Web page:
The reality is slightly different. I usually plunk down at the table still swathed in a long black apron covered with floury handprints and turmeric spatters. My hair is going every which way or has totally frizzed up from the steam. I may even be sporting a bandage or two depending on how careful I've been with my knives. Generally not a glamorous look. I always mean to put on some lipstick and take off my reading glasses but somehow never get around to it. They're usually perched on the end of my nose, which is why no dinner party pictures that appear on this website ever feature me. It's too scary. Until I made my major dinner beauty discovery.....clay!
Now I've talked about clay before and I've cooked with clay before , but I never really appreciated how convienent clay can be until just recently.
I prepared the infamous goat biryani for Alan's birthday a couple of weeks ago in my Eygptian bram. I had such a good time with that one that I took another of my clay plots and decided to slow cook a North Indian lamb dish for Alans' cousin Joans who visited us this last week. This time I used my Pomaireware red clay pot.
The dinner party was on Monday, so I cooked the lamb slowly in clay on Sunday afternoon. The secret of cooking in clay is a long slow cook , then an overnight rest in the fridge in a pyrex bowl followed by de-greasing.
Degreasing was explained to me by famed cookbook author and Queen of clay pot cooking, Paula Wolfert. Mellowing the cooked dish overnight enriches the flavors, and by next morning all the fat and grease have risen to the top of the dish and can be easily flicked away with a spoon. When the dish is re-warmed and cooked, it has retained all the full flavor of the cooking process but none of the fat. I've tried it and trust me it works!
The dish I was preparing was Saag Gosht or Lamb with Spinach, a traditional north Indian dish. I started with 2 lbs of lamb shoulder block chops cut into 6 pieces, bone in by the butcher.
First I prepared my spice blend. In a small cast iron skillet I dry roasted
1.) 2 tsp coriander seeds
When they had started to turn color and get aromatic I took them out and set them aside. In the same hot pan I then toasted
2.) 1 1/2 tsp of cumin seeds
When they turned color I took them out and then placed both the coriander and cumin seeds in a spice grinder and ground them to a fine powder. Set this spice mix aside for later.
*Note when cooking in clay*
always use wooden or teflon utensils as metal can crack or break the clay. Also never add in any cold liquids to a hot pot. You'll run the risk of cracking or shocking the pot
In a kadhi or a clay pot if you have one, add :
3.) 3 Tbs of vegetable oil over a low heat.
Put in your cut up pieces of lamb. Fry them, turning them until they're slightly browned. Then remove them and set them aside.
Add a bit more oil if you need it (I didn't) and then add:
4.) 4 finely chopped onions
5.) 6 cloves
6.) 6 green cardamom pods
7.) one 4 inch piece of cinnamon stick
8.) 10 peppercorns
9.) 4 bay leaves
Cook this all together until the onion is lightly browned. Then add in your ground spice powder along with:
10.) 3 tsps of garam masala
11.) 1/4 tsp of turmeric
12.) 1 tsp of paprika
Fry the spices for abut 30 seconds then add in:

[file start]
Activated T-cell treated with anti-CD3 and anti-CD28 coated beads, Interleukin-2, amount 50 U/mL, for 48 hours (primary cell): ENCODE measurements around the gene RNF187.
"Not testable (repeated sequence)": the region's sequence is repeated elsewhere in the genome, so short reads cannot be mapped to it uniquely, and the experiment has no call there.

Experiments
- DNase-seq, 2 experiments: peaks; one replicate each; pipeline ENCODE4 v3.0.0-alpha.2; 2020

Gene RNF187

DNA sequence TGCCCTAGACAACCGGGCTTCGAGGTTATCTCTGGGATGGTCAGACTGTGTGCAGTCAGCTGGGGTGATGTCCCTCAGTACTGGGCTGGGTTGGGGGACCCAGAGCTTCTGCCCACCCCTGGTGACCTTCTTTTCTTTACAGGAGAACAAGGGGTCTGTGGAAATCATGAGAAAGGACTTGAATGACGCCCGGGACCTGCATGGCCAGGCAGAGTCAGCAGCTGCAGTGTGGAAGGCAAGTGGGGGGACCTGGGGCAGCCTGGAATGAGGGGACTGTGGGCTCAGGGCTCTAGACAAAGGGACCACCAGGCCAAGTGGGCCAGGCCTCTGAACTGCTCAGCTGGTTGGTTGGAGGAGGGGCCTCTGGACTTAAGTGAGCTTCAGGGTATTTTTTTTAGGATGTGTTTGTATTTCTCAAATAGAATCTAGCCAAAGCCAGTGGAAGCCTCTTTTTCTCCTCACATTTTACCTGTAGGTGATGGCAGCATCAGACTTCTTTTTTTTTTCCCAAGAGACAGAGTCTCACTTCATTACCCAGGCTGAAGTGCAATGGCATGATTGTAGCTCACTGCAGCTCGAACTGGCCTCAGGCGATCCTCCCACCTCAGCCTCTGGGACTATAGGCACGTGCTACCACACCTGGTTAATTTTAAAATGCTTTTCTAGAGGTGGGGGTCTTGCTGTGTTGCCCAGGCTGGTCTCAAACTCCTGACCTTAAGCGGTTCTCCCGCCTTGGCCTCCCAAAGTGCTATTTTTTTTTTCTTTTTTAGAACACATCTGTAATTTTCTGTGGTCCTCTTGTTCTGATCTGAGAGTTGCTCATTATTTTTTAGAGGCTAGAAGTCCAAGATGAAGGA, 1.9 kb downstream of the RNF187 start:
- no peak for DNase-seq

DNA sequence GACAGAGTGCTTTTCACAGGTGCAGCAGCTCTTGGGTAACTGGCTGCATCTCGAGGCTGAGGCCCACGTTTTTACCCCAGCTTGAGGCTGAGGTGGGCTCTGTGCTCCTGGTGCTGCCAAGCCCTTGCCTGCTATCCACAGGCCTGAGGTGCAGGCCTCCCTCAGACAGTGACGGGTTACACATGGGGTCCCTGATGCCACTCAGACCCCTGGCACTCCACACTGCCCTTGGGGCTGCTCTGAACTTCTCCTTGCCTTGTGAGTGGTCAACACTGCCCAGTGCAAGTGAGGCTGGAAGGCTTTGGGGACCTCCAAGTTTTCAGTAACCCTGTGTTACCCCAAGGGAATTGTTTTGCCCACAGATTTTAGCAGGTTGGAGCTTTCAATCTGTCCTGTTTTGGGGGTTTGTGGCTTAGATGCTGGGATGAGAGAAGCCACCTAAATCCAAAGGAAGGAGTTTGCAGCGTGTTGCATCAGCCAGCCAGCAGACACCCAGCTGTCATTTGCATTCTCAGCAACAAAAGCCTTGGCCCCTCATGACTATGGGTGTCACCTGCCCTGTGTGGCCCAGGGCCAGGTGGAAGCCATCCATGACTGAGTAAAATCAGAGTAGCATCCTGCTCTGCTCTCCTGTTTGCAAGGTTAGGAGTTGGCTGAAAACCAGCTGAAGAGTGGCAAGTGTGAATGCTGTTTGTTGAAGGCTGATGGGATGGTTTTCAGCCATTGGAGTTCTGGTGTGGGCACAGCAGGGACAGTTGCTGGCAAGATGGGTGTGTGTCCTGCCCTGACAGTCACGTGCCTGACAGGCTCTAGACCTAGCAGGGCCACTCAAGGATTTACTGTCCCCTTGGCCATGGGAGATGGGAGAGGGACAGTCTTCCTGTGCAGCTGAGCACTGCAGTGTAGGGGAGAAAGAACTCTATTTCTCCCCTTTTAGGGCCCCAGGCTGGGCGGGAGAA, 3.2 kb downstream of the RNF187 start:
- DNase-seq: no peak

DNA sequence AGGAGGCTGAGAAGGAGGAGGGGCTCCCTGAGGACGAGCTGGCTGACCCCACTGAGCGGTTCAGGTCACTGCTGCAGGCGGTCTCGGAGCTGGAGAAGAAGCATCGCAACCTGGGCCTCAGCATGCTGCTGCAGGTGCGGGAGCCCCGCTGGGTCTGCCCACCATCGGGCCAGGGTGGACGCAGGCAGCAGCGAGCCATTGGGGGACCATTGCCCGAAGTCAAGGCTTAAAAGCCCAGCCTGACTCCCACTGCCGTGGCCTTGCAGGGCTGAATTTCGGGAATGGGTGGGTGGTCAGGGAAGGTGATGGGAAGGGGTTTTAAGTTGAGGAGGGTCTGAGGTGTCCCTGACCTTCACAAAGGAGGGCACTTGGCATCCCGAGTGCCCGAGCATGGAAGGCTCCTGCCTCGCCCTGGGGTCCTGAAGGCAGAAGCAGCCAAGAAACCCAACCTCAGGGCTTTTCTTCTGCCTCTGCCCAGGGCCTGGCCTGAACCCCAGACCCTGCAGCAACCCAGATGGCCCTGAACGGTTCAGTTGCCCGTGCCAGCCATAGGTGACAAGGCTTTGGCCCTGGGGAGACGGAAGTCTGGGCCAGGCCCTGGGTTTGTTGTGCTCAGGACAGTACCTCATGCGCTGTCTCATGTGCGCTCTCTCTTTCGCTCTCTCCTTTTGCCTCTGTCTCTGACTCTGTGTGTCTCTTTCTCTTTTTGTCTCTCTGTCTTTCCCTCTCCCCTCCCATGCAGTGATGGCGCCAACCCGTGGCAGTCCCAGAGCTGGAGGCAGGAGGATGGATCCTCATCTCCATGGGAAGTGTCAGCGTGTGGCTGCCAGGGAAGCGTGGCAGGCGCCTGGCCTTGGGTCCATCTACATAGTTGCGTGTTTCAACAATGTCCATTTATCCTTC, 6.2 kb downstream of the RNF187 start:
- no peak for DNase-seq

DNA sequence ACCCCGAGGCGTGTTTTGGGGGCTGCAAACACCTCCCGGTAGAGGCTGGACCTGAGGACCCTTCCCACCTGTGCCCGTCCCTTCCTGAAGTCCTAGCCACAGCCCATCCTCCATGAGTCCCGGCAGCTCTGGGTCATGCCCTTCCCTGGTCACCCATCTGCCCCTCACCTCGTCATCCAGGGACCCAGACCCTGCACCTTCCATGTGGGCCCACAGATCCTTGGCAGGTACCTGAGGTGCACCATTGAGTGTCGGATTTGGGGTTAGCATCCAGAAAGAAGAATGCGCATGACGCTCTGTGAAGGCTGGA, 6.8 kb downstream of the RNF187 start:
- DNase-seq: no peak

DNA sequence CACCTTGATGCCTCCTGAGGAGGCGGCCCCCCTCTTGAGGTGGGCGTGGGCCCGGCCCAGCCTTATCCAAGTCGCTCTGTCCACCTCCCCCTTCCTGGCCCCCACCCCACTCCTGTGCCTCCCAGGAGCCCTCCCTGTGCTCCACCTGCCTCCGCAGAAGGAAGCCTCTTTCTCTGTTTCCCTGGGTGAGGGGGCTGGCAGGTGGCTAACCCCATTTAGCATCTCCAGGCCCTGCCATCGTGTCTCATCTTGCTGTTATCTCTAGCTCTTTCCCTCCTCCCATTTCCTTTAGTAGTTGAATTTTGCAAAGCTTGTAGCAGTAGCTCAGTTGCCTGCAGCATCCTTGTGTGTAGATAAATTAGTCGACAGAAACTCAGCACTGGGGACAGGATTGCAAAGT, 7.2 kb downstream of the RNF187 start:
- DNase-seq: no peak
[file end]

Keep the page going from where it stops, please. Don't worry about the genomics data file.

13.) a 3 inch piece of ginger finely minced
14.) 4 crushed shallots
15.) 3/4 cup of thick plain yogurt
16.) 1 2/3 cups of water
17.) and your lamb
Bring this mixture to a boil then reduce your heat, cover your pot and let it all cook for about 2 hours or so until the meat is very tender. Take the lid off of the pot. Most of the liquid should have evaporated. Cooking my lamb in clay there was still water in the pot so I removed the lid and continued to cook it down until I had a thick sauce. Add salt to taste. By this time, the meat was falling- off- the- bone tender. I let it cool in the pot then transferred the lamb and sauce to a pyrex dish to stash in the fridge.
My cooking of the main dish was nearly done.
I took the dish out of the fridge and with a long spoon removed the layer of fat and grease that had hardened on the top.
When I was ready to cook, I brought the lamb to room temperature then put it back in my clean clay pot to slowly warm. I let it cook on a low heat with the lid on for another two hours while I got the rest of the meal ready. I was actually able to dress like a human being and get my hair combed and put on some lipstick. I didn't bust a sweat.
About an hour before dinner, lightly steam 1 pound of baby spinach. Press the water out of it between paper towels and chop it up. Add it to the lamb dish. Stir it in .
Replace the lid on the pot and you are done baby, done.
I served this main dish with rice with whole spices and peas and cauliflower cooked with potato and tomato. Of course I tossed in chapattis and a raita.
The reason this was a winner for me: The cauliflower could be made ahead and kept warm in a low oven. The rice finished along with the lamb dish. The raita was made hours ahead along with the chapatti dough, and of course the finished chapattis take just a few minutes to cook. I actually looked like a human being sitting at the table.
Where does one get clay pots? All over the place. Usually I turn to the internet. On this webpage I have several listings of places where I've shopped and that I like.
So now I'm a total clay convert, not that I wasn't before..but still. For eons clay has been a beauty treatment. Women have slathered their faces with it. For me, I think it works even better on the stove top!